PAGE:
Have you ever heard of Charley Darkey Parkhurst? I certainly never had before I became a fifth grade teacher. In the presentation of history, there are so many interesting stories that are buried in between the layers of the usual “war centric” history we all learn in school. You know what I mean. “American” history instruction often focuses primarily on the founding fathers, the French and Indian War, The Revolutionary War, The War of 1812, The Civil War, etc. This presentation bored me to tears as a child. White men and wars. Blah blah blah. I couldn’t wait to finish American History in tenth grade so that I would never have to take another history class again. Then, when I became a teacher, I discovered how amazing history really is.
I actually learned so much of what I know about history from reading historical fiction as an adult. It’s far and away my favorite genre. There are so many rich history stories woven into fictional accounts. The adult historical fiction novels I’ve read number many, but I’m not here to talk about them. I’m here to talk about Riding Freedom by Pam Muñoz Ryan. I fell in love with this novel back in 2013 when a student teacher of mine introduced me to it. We organized book clubs using this book that year and every year after that, but I just really began to appreciate this book, and more importantly, the real person, Charley Darkey Parkhurst, this year. When I started making products for My Teachers Pay Teachers Store, I decided to write a novel study for Riding Freedom. When writing the novel study, I needed to read and reread every chapter to find the precise details I wanted to include in the packet which really made me appreciate Pam Muñoz Ryan as the brilliant wordsmith she is, but it also made me appreciate Charley’s life. Her life was filled with obstacle upon obstacle, but Charley persevered through it all. The character of Charlotte/Charley is GRIT personified. Students can learn so much from her struggles.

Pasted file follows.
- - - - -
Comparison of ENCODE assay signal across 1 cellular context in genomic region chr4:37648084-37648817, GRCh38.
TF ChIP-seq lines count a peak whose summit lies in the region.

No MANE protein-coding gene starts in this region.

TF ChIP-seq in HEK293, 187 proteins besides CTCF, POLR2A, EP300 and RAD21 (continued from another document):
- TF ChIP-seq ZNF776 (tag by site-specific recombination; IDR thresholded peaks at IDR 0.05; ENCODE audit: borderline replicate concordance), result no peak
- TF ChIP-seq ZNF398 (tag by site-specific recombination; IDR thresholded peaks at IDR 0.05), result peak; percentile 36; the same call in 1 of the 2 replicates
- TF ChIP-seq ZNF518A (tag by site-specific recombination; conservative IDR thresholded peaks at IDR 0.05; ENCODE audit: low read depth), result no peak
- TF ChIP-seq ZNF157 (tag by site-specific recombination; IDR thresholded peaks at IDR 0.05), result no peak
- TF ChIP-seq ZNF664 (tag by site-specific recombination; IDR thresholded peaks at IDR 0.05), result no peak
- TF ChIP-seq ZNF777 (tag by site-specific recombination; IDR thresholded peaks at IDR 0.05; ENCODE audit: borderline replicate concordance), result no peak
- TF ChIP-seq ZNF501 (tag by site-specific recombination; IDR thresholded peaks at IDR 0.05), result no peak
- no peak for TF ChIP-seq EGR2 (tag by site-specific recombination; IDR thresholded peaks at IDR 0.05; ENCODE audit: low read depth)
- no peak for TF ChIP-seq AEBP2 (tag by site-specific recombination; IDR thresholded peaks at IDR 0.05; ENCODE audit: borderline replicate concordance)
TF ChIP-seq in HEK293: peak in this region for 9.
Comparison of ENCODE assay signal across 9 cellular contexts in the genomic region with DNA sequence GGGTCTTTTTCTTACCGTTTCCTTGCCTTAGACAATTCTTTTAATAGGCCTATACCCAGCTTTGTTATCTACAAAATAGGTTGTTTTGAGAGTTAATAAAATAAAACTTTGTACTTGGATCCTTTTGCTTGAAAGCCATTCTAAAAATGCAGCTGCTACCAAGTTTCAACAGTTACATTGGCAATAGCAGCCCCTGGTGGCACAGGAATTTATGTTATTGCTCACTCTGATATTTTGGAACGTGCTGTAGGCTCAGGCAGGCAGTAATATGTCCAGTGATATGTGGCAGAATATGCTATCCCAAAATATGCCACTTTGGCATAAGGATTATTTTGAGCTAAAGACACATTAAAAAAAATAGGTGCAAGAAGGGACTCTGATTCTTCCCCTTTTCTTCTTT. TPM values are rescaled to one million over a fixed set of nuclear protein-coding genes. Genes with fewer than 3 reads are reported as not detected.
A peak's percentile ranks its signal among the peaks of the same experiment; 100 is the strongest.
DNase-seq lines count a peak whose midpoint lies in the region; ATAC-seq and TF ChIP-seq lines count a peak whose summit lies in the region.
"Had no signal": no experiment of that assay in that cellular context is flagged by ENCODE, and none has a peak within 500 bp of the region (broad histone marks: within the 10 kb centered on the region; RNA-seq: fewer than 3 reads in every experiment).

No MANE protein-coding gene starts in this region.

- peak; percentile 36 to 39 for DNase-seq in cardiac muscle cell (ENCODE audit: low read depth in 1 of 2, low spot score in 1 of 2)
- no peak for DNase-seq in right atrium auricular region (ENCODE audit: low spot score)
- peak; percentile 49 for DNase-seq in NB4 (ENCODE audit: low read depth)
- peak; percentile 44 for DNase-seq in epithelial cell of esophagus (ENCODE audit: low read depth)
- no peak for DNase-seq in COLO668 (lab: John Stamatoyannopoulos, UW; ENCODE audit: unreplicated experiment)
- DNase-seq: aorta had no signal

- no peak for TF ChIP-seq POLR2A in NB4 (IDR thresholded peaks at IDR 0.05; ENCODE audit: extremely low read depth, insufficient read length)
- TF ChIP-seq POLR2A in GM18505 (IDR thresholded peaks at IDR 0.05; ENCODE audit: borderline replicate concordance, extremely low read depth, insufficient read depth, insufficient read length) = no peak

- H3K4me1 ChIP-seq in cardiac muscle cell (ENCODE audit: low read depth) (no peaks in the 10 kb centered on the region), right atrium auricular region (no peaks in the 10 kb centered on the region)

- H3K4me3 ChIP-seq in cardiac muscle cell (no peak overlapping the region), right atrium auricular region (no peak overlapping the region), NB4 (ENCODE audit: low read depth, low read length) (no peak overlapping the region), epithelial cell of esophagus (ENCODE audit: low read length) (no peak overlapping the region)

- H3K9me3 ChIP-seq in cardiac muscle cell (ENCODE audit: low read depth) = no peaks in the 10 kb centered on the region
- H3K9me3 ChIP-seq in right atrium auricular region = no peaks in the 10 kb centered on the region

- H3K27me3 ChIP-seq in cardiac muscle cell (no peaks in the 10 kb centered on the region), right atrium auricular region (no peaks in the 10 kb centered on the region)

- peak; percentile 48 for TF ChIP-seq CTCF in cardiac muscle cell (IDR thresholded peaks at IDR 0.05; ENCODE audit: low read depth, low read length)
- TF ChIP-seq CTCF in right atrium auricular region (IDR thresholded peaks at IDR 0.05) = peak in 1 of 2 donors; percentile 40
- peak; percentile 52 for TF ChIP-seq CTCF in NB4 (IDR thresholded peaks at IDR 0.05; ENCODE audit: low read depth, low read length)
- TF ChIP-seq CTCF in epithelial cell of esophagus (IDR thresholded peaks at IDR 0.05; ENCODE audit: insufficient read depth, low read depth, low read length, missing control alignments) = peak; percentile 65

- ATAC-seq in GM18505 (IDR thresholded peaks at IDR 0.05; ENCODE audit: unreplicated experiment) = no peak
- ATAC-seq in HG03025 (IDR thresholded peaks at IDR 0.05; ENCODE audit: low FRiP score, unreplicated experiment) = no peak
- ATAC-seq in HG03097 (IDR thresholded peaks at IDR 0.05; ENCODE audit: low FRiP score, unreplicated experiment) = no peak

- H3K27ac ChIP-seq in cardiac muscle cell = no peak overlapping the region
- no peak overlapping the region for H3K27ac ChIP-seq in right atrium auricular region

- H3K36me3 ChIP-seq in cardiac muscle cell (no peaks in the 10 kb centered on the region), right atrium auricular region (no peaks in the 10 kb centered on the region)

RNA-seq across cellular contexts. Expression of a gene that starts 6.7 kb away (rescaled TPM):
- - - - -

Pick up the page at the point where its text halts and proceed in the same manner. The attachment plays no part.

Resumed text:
So, how was Charley able to vote in a U.S. election? She lived her life as a man. She became a famous stagecoach driver who lost her eye in an accident, but managed to persevere and keep driving. By living as a man, Charley was able to accomplish feats women in the 1800s couldn’t fathom. Learning her story and discussing the implications with my fifth graders has been so rewarding. Would your students like to learn more about Charley? Give Riding Freedom a try. And, finally, always remember how much women, Black people, and other minorities have contributed to United States history. Watch your students’ faces light up when you share their stories with them.